Saturday, October 10, 2009

Is Being Gay a Choice

Via Truth Wins Out:

From big93scott: Is Being Gay a Choice:


Today we’re going to talk about a notion that’s the backbone for a lot of the arguments against homosexuality. The argument that being gay is a choice.

I’ve answered this question before in a video, but I felt my answer was not personable enough. I thought this question could be better answered if I shared with a you part of my life that I don’t like reliving---to an extent that I have never before made public---before this video. I thought the question could be better answered if I took you back to the end of the summer between grade 6 and grade 7, and the beginning of grade 7. And it was in and around that time that I first realized that, well, I had very strong feelings for guys, and none for girls.

It was at that time that first realized that I might be gay. I never told myself that I was gay definitively. I felt that I couldn’t be. Not that it was impossible, but that I just…I couldn’t be. I never had anything against gay people, it’s just, I knew other people did.

I told myself that it was just a phase. I told myself that it was just a phase, and if it wasn’t a phase, that I’d change. Because growing up, I’d always believed that being gay was a choice. You hear so many people say it is, on TV, on the radio, on the internet. You hear so many people saying it’s a choice, that you believe them. Why wouldn’t you? It’s only those who go through it that really know the answer.

And so from about half way through grade 7 to half way through grade 8, I tried my hardest to not be gay. I tried my hardest to make the feeling go away. It was when I came to the realization that these feeling wouldn’t go away. It was when I came to the realization that the only choice I had about being gay, was acting on my feelings. It was when I came to that realization, that I lay before me two options. Option A) I could suppress my feelings, never tell a soul that I was gay, could marry a girl and have kids like a normal person and live a normal life, while secretly suppressing my feelings. I didn’t want that. I didn’t want to suppress anything about me, and so that lead me to option two, I could kill myself.

There was no option three. There was no, I could be true to myself but I could be gay, I never, I never wanted that. And so one day, in the dead of winter in grade 8, I came home from school, was home alone, and I took a knife from the kitchen, and I went upstairs, and I sat on the toilet across from my bathtub. I set the knife down on the counter beside me. And I cried for what must have been an about an hour.

I was so close to getting into the bathtub and cutting my wrists that day. I was so close that it scares me even today, but I realized something when I was sitting there contemplating my own death. I realized that I hadn’t given my family a chance.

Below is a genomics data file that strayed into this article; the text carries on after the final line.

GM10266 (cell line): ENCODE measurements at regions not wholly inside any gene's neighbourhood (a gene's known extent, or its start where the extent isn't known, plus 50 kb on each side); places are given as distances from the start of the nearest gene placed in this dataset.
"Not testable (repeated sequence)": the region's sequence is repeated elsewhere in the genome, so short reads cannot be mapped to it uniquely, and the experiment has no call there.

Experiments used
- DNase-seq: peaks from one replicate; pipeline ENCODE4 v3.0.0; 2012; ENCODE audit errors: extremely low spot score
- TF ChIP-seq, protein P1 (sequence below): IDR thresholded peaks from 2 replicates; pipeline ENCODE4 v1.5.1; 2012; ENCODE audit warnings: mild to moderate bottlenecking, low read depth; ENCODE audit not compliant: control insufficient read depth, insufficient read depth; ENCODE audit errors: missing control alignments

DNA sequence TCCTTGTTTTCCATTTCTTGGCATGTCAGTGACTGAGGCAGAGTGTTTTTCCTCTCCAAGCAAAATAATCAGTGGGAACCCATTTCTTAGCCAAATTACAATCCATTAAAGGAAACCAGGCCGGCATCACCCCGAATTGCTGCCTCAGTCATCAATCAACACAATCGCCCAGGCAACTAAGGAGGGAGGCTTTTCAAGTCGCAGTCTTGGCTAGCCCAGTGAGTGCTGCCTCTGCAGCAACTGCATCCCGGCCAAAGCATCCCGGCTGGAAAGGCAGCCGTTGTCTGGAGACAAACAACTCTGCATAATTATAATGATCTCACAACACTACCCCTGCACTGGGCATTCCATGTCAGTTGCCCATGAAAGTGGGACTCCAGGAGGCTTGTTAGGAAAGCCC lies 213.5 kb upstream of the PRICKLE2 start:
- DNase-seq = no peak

I knew that the only way that I could ever accept myself, would be to tell my family and see if they accepted me. And so about a couple months later, I told my sister, and if you’ve seen my coming out story, you know that from there, I told my brother, and from there I told my parents, and they were all as accepting as you can possibly imagine. And that’s why I can tell you, without a doubt, that without my family’s acceptance, I wouldn’t be making this video today. Without my family’s acceptance, I would be dead.

You see, it was the notion that being gay was a choice, that almost killed me. ‘cause I believed it. And I put so much hope, I put so much hope in one day being straight, and one day not having to fear the things I feared. That when I came to the realization that I would never be straight, I was thrown off the deep end. I never accepted the fact that I was gay, until I knew that all of my family accepted me.

And so for those of you who say that being gay is a choice, I ask you this; if you approached me in my state of desperation as a thirteen year old contemplating suicide--if you told me that I didn’t have to fear getting kicked out of my house by my parents. If you told me that it is an act of fear, people who I used to call my friends, looking at me with disgust. If you told my I didn’t have to fear being physically assaulted or even looking at a country’s laws before traveling there with my future spouse. I you told me that I could be straight, do you not think that I would have said yes. Do you not think I didn’t try?

You see, it’s the notion that being gay is a choice that almost killed me. It’s the notion that being gay is a choice that kills thousands of gay teenagers, gay young adults. It leads them all to suicide. It almost lead me to suicide.

When someone stands on a podium, stands in front of a microphone, sends it out over the airwaves of the radio into peoples homes. When someone says that being gay is a choice, it’s nothing but another nail in a desperate teenagers coffin.

Exodus International on the suicide of gay youth:


libhom said...

A point that gets lost in all of this is that if being gay were a choice, it would be a perfectly valid choice. When we construct these arguments, it's important not to accidentally fall into the notion of giving into the notion that being lgbt is inferior.

Emproph said...

Thanks libhom, excellent reminder!